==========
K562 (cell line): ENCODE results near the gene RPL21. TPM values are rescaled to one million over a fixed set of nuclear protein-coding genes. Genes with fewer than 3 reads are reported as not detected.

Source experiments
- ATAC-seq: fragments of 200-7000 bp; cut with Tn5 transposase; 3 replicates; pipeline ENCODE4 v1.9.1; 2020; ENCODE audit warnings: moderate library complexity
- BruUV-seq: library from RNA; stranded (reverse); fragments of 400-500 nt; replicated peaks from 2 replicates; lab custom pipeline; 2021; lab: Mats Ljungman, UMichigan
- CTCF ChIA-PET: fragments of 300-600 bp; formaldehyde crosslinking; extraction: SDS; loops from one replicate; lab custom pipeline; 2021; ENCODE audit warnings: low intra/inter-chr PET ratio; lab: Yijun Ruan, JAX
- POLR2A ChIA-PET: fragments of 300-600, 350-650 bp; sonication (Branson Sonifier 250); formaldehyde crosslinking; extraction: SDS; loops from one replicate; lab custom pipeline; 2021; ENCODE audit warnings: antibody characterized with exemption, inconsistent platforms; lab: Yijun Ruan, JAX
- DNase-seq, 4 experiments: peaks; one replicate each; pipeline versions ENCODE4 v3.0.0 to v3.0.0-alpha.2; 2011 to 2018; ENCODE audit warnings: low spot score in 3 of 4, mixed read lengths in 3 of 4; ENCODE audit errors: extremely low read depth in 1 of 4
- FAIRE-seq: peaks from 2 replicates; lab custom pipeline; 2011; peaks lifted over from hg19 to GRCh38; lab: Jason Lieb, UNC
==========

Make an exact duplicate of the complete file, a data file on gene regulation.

K562 (cell line): ENCODE results near the gene RPL21. TPM values are rescaled to one million over a fixed set of nuclear protein-coding genes. Genes with fewer than 3 reads are reported as not detected.

Source experiments
- ATAC-seq: fragments of 200-7000 bp; cut with Tn5 transposase; 3 replicates; pipeline ENCODE4 v1.9.1; 2020; ENCODE audit warnings: moderate library complexity
- BruUV-seq: library from RNA; stranded (reverse); fragments of 400-500 nt; replicated peaks from 2 replicates; lab custom pipeline; 2021; lab: Mats Ljungman, UMichigan
- CTCF ChIA-PET: fragments of 300-600 bp; formaldehyde crosslinking; extraction: SDS; loops from one replicate; lab custom pipeline; 2021; ENCODE audit warnings: low intra/inter-chr PET ratio; lab: Yijun Ruan, JAX
- POLR2A ChIA-PET: fragments of 300-600, 350-650 bp; sonication (Branson Sonifier 250); formaldehyde crosslinking; extraction: SDS; loops from one replicate; lab custom pipeline; 2021; ENCODE audit warnings: antibody characterized with exemption, inconsistent platforms; lab: Yijun Ruan, JAX
- DNase-seq, 4 experiments: peaks; one replicate each; pipeline versions ENCODE4 v3.0.0 to v3.0.0-alpha.2; 2011 to 2018; ENCODE audit warnings: low spot score in 3 of 4, mixed read lengths in 3 of 4; ENCODE audit errors: extremely low read depth in 1 of 4
- FAIRE-seq: peaks from 2 replicates; lab custom pipeline; 2011; peaks lifted over from hg19 to GRCh38; lab: Jason Lieb, UNC